Chronic, low-level, exposure to fracking chemicals is too great a medical risk to assume. Our clients are not lab rats in an experiment. As you are aware, the following chemicals have been recently detected in the Dimock/Carter Road Area raw water: naphthalene, phenanthrene, butyl benzyl phthalate, 1-methylnapthalene, 2-methylnapthalene, ethylene glycol, diethylene glycol, triethylene glycol, 2-methoxyethanol, methylene blue active substances, gas range organics, acetone and ammonia (distilled). Although not presently regulated by the Environmental Protection Agency or the Pennsylvania Department of Environmental Protection and thus no MCLs exists, these chemicals are not safe for ingestion, in either the short or long term.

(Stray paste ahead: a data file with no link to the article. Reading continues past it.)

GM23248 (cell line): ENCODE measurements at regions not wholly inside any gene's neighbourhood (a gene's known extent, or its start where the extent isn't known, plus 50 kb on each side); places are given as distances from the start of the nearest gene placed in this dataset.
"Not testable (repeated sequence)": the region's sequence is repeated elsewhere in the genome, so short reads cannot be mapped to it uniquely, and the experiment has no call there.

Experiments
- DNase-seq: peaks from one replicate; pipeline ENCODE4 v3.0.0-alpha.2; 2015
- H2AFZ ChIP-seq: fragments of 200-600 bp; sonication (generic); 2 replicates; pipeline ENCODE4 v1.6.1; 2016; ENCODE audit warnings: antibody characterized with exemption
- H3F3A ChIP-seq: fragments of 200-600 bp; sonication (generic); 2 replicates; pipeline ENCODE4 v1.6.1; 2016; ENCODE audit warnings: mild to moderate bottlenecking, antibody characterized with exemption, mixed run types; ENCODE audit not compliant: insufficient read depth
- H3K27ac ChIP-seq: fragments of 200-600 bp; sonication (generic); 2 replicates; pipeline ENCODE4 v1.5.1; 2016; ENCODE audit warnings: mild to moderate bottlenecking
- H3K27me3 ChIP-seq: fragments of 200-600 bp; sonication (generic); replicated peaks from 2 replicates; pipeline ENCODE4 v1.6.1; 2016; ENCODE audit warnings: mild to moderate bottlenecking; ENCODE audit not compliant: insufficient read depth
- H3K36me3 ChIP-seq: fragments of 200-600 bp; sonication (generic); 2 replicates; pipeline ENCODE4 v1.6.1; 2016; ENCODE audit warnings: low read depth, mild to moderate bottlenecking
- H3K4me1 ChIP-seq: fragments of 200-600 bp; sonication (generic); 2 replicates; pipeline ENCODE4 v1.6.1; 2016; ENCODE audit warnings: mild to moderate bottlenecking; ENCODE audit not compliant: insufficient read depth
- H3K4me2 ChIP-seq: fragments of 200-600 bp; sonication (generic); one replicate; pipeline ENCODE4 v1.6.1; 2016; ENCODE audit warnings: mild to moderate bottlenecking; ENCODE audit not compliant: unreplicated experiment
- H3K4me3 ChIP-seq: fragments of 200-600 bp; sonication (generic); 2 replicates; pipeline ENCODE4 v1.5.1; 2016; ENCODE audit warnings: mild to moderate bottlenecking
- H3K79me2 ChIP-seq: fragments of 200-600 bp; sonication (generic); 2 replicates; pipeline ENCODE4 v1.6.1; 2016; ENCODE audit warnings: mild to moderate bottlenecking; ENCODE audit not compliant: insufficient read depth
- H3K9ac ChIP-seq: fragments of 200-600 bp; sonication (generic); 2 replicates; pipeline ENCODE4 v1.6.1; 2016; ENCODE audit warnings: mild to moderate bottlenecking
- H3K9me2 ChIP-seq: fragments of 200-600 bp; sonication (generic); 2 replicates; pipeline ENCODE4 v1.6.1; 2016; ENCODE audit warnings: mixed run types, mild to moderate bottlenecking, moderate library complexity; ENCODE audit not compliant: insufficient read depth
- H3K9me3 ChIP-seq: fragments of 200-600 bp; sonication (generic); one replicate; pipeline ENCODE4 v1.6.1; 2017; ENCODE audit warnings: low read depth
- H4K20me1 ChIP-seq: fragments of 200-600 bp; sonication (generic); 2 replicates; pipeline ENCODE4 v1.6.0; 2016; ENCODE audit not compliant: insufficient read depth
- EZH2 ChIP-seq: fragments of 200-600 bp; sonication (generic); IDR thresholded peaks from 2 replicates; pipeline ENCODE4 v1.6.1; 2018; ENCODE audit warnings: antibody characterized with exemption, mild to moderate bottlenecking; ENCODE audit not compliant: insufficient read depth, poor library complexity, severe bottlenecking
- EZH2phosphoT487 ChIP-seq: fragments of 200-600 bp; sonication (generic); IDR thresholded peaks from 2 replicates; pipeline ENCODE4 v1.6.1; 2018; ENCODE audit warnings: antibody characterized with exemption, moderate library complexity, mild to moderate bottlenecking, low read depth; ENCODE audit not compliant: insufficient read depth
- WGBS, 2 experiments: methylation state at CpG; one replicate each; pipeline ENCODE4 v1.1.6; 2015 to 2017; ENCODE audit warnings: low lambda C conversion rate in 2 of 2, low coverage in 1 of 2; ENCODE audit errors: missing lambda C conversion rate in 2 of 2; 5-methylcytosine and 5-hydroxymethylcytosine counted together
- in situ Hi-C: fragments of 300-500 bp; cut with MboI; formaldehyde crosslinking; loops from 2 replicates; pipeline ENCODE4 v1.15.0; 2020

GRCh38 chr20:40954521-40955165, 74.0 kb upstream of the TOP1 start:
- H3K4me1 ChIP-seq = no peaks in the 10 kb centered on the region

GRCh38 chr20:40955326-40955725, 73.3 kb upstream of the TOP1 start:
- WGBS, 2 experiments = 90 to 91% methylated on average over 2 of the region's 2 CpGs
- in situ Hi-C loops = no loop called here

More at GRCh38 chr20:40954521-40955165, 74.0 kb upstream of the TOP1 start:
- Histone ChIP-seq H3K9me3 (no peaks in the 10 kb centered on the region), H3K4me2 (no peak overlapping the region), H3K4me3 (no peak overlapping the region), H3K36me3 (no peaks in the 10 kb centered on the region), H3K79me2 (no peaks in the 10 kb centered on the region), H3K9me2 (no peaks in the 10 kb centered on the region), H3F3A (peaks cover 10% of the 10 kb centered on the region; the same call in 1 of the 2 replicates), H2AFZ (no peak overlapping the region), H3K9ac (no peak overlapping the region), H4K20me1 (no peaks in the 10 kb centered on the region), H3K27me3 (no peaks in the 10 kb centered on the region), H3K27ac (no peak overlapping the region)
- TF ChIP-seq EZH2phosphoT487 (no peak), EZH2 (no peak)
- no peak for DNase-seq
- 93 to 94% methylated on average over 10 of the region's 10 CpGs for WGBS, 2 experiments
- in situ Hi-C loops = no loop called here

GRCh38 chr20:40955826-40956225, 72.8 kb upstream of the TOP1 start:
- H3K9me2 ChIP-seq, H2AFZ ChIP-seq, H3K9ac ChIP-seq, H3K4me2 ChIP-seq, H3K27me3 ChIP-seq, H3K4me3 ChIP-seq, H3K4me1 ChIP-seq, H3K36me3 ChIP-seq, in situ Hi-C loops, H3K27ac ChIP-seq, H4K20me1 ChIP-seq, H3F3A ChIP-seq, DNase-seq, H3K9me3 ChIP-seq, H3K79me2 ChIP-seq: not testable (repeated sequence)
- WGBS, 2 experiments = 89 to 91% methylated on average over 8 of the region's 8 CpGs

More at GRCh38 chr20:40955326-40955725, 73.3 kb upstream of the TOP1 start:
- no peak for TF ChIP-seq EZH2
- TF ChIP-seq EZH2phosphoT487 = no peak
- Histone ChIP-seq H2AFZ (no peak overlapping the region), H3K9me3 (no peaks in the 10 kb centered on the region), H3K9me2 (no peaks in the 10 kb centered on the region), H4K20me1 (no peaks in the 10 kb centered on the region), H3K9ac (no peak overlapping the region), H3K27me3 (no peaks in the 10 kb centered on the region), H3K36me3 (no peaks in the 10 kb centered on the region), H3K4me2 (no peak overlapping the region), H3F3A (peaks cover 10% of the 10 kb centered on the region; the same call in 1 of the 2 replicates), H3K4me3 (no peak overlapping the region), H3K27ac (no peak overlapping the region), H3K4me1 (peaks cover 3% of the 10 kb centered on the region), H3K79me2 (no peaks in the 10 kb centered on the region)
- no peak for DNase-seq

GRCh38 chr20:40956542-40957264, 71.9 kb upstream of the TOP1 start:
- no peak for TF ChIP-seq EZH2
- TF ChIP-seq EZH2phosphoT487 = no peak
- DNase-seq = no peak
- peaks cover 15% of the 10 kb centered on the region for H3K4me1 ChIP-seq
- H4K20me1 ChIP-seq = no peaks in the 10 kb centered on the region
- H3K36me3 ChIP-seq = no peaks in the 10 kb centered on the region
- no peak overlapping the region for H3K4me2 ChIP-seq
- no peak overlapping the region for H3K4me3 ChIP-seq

Contrary to the statement this morning, we do not feel it is wise for homeowners to potentially expose themselves to untested chemicals, even if a few that have been tested for appear to temporarily pass MCL standards. In light of the data and our analysis we request you retract the statement that the water is safe for consumption until a thorough review can be conducted and order that water deliveries be continued until such time as a water line is installed from a safe, potable source.
We appreciate the USEPA’s assistance in this matter and hope the continued review supports a cautious approach bearing in mind that its recommendation may ultimately result in the long-term ingestion of this contamination by the Carter Road residents. Should you have any questions or wish to discuss this issue further, please feel free to contact me at (212) 267-3700.
Very truly yours,
Tate J. Kunkle, Esq.